England in position to capitalize on unsettled South Africa

BY foxsports • January 13, 2016

JOHANNESBURG (AP) The biggest issue for England heading into the third test against South Africa appears to be a virus that has put opening batsman Alex Hales' participation in doubt. Compare that to the top-ranked Proteas, who are in the midst of one of their most unsettled periods in recent times.

Off a first series loss to India in 11 years, Hashim Amla suddenly resigned as South Africa captain midway through this England series, and interim skipper AB de Villiers said Wednesday he's not sure if he wants the job permanently.

''I'm still very committed (to the team),'' De Villiers said. ''To the job (of captain), I'm not sure.''

As well as his doubts over taking the captaincy long-term, De Villiers also said there was ''a little bit of truth'' in reports that he had been considering retirement after the series.

''The two test matches, for now, is all I'm focusing on,'' he said.

In charge for the remainder of the four-match contest, De Villiers' challenge will be to ensure the uncertainty surrounding test cricket's No. 1 team and its best player doesn't affect a young squad ahead of the decisive final two games against England.

The third test starts Thursday at the Wanderers in Johannesburg.

England leads 1-0 following a strong win in the series opener in Durban. A victory in Johannesburg or in the final game in Centurion, both pitches with reputations for delivering results, would land England its first series win over South Africa in more than a decade. Significantly, it would only be England's second win in South Africa since the country returned from the sporting isolation of the apartheid years.

It would also topple South Africa from the No. 1 ranking - a ranking that appears a little shaky anyway.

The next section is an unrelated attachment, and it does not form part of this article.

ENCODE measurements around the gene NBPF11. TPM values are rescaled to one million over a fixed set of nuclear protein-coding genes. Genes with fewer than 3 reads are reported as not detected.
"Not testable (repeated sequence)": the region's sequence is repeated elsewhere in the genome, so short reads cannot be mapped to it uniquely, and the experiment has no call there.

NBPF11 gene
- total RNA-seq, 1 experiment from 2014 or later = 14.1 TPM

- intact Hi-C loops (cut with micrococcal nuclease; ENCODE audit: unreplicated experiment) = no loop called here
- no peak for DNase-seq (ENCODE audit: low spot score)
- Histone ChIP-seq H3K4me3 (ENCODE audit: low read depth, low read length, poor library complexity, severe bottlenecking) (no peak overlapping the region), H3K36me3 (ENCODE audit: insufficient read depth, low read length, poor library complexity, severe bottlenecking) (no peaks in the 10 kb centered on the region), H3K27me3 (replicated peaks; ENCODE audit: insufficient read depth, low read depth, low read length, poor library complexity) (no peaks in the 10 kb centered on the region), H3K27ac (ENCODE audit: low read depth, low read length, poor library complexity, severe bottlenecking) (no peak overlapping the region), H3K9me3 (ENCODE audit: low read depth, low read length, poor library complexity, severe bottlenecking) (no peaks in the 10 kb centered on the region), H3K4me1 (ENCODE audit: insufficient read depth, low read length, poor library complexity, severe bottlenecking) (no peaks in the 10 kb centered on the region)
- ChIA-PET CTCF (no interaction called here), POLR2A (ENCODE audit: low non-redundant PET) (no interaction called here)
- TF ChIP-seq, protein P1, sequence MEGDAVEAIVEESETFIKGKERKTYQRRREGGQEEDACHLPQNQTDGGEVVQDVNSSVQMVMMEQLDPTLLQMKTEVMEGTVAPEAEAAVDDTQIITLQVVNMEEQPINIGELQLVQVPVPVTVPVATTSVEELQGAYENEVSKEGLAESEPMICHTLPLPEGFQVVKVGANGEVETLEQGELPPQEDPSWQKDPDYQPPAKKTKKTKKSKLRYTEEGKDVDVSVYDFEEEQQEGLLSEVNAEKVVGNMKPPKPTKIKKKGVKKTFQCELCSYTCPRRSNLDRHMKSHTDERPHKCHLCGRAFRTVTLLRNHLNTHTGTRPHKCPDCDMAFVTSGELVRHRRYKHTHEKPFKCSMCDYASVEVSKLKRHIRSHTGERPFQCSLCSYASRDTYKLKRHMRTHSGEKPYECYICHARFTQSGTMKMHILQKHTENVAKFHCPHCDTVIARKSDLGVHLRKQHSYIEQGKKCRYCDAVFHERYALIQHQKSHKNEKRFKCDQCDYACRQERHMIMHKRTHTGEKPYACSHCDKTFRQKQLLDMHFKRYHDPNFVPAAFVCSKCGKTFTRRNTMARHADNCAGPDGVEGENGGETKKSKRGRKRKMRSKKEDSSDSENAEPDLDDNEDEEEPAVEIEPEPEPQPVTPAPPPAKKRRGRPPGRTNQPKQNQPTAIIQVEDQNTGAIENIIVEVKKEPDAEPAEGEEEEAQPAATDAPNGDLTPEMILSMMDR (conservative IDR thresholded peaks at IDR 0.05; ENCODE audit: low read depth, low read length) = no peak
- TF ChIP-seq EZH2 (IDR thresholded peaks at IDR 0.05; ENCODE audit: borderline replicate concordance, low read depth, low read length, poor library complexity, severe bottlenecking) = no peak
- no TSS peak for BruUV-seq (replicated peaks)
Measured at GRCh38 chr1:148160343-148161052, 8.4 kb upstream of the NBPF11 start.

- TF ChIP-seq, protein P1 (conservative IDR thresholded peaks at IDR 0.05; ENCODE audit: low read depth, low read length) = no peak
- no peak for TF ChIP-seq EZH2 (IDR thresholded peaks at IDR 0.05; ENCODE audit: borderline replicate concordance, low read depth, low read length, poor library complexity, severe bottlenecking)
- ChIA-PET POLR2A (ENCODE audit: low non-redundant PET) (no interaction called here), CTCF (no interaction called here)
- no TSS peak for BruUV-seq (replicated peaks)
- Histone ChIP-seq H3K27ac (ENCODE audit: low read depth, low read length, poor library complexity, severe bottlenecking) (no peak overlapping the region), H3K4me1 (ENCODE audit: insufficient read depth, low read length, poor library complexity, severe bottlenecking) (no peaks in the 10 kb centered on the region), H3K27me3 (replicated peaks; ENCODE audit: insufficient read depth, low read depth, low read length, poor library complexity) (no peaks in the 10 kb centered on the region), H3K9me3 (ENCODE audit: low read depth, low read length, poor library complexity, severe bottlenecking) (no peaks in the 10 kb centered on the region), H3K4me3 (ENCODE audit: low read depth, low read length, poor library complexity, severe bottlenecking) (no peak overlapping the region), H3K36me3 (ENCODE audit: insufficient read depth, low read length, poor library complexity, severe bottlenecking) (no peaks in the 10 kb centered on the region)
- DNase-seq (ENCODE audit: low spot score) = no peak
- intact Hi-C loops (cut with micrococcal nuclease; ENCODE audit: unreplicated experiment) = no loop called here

''It would be a great achievement for this side to come here and beat South Africa away from home, and we're in a position to do that,'' England captain Alastair Cook said. ''The opportunity is there and it's just whether we're good enough to take it.

''It's an exciting time to play on what are probably two result wickets in these next two games. We need to win one to win the series. That is a great situation to be in.''

The news on Hales, Cook said, is that the opener has ''a bit of a bug.'' He practiced on Wednesday, albeit alone so he didn't infect the rest of the team, Cook said. Should he not be fit, Gary Ballance would likely come in for England.

Other than that, England is content with its progress in the series, where it was the dominant force in Durban and for the first half of the drawn second test in Cape Town.

England also may be in a better position to take advantage of the bouncy, quick, fast-bowler friendly pitches in Johannesburg and Centurion despite sounds from the South African camp that those conditions offer the home team a way back into the series.

With the return to fitness of James Anderson in Cape Town, England's fast bowling attack is at full strength with Anderson, Stuart Broad and Steven Finn, and the added backup of allrounder Ben Stokes.

''If the ball does fly through and seams around we have got a pretty good seam attack ... I am very comfortable with this team playing in any conditions,'' Cook said.

South Africa is again without the injured Dale Steyn and is not the fast-bowling force it used to be. Steyn will miss a second straight match with a right shoulder problem. Morne Morkel will lead the attack in the third test, while his three reinforcements will be chosen from a pretty inexperienced group: Kagiso Rabada has played just four tests, Chris Morris (one test), Kyle Abbott (six tests) and Hardus Viljoen is uncapped.

South Africa may take a gamble on Viljoen, a muscular fast bowler who has energy and sheer pace and who plays his domestic cricket at the Wanderers. His enthusiasm could give a much-needed lift to an apparently unhappy South African team and its jaded stand-in captain.

''In the last two or three years I've been searching for the right answers to play a little bit less cricket in one way or another, to keep myself fresh and to keep enjoying the game,'' De Villiers said. ''I've found myself on the pitch in the past few years, every now and then, not enjoying myself as much as I should be and that raises concerns within myself.''

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